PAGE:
Germany to Improve Restitution for Nazi-looted art

Reuters 21 November 2006

Germany pledged on Monday to improve the way it deals with claims for art looted by the Nazis following criticism from museums that the restitution process is too complicated and lacks sufficient funding.

Culture Minister Bernd Neumann vowed to make the return of art works more transparent, coordinated and comprehensible after a meeting with museum representatives and legal experts.

He said small museums, in particular, needed more help with restitution cases.

"Germany stands unreservedly by its moral obligations towards the restitution of Nazi stolen art," said the minister in a statement after the meeting.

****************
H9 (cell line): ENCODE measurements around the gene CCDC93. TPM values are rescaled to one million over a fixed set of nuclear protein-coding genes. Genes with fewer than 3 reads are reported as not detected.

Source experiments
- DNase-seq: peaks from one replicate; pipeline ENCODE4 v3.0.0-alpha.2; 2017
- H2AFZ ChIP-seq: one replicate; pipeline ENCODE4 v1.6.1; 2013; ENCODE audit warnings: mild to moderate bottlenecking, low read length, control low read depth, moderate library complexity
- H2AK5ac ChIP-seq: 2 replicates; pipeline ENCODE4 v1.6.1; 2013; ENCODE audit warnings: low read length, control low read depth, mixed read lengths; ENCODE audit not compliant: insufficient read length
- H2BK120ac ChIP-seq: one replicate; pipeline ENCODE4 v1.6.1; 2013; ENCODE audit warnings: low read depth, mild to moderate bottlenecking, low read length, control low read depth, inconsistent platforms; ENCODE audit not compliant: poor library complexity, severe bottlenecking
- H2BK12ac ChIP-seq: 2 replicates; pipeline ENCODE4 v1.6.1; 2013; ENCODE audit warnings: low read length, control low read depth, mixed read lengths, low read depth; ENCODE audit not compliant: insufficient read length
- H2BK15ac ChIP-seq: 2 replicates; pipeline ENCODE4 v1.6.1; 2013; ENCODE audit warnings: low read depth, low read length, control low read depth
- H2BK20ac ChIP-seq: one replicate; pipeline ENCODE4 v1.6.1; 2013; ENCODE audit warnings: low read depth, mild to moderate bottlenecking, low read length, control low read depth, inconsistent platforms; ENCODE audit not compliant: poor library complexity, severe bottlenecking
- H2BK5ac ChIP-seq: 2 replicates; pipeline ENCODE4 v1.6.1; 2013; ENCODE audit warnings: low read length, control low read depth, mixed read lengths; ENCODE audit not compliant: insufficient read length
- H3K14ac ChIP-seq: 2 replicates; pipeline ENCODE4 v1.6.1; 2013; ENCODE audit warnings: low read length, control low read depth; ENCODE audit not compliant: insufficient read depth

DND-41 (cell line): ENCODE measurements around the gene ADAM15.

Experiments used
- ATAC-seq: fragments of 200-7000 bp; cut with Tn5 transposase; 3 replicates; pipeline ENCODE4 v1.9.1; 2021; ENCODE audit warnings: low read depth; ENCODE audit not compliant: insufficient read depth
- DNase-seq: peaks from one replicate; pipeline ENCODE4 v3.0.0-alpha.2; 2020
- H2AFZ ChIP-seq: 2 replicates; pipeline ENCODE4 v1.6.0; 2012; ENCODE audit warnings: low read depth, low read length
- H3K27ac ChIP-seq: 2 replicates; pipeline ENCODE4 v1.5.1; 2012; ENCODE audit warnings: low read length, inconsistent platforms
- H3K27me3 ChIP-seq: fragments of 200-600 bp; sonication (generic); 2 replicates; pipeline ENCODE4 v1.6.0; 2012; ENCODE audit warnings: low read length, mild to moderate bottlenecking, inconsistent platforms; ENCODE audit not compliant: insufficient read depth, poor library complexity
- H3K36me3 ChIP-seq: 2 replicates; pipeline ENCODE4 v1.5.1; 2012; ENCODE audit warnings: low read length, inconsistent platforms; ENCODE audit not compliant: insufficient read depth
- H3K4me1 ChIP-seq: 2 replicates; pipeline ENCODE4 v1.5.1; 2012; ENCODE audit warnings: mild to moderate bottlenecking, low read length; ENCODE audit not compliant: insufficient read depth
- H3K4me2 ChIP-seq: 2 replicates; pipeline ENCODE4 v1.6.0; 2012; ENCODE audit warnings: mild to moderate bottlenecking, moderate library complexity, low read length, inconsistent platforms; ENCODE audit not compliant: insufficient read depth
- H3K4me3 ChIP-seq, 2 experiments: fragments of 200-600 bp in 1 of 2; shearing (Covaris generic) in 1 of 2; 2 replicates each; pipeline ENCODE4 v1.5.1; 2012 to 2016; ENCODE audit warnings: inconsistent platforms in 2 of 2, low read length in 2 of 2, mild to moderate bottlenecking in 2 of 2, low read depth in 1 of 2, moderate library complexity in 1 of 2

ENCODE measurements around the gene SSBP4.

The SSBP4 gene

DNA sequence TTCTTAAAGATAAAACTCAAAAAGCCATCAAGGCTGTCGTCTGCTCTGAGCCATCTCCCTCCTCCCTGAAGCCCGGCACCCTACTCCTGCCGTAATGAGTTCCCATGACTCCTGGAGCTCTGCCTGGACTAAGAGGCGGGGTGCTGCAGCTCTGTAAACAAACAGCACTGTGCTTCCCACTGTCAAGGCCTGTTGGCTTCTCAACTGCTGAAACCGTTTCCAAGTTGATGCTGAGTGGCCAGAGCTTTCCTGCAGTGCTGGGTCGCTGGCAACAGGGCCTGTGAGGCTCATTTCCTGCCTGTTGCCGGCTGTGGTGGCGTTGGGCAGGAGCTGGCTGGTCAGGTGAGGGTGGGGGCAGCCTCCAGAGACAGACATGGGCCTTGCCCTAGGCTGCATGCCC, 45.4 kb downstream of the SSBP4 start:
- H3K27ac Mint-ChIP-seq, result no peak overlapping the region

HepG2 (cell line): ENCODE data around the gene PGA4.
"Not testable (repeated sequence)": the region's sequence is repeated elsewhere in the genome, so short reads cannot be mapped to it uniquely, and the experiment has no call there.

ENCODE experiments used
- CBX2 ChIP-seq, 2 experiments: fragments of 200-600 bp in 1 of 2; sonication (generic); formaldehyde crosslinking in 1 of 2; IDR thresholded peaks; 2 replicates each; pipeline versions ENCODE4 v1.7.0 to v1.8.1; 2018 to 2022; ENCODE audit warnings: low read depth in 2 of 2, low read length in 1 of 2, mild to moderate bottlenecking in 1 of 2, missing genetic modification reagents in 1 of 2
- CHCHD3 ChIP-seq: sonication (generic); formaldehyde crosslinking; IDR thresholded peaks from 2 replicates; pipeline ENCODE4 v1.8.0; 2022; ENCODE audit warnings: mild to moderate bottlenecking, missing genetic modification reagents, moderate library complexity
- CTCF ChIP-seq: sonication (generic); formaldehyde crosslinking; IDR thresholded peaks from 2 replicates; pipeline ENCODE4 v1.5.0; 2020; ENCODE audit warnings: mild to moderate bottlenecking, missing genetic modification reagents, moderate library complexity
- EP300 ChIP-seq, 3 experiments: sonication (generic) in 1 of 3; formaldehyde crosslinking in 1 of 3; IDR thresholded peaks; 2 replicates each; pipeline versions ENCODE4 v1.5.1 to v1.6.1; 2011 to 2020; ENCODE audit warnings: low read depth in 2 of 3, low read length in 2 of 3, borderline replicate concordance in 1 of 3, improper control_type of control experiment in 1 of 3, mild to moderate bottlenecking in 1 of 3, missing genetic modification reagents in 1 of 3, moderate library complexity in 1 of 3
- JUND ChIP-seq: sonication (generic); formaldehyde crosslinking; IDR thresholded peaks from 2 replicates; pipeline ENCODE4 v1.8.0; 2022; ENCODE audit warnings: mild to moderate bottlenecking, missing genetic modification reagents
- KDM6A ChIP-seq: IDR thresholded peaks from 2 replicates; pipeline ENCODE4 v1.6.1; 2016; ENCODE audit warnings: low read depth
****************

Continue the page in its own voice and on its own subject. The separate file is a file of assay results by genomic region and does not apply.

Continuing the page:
He also said Germany would strengthen provenance research, which traces the origins of a work of art, in response to criticism from some German museum directors.

In the late 1990s the German government and its federal states promised to help people track down looted works of art but many curators and experts say little money has been put into provenance research.
Neumann called the meeting after several valuable restituted art works were sold on quickly in the last few years.

Earlier this month the expressionist painting "Berlin Street Scene" by Ernst Ludwig Kirchner, which had been returned to the heirs of its Jewish owners in the year, was sold in New York for $38.1 million.

Neumann said he had set up a working group to come up with concrete recommendations.
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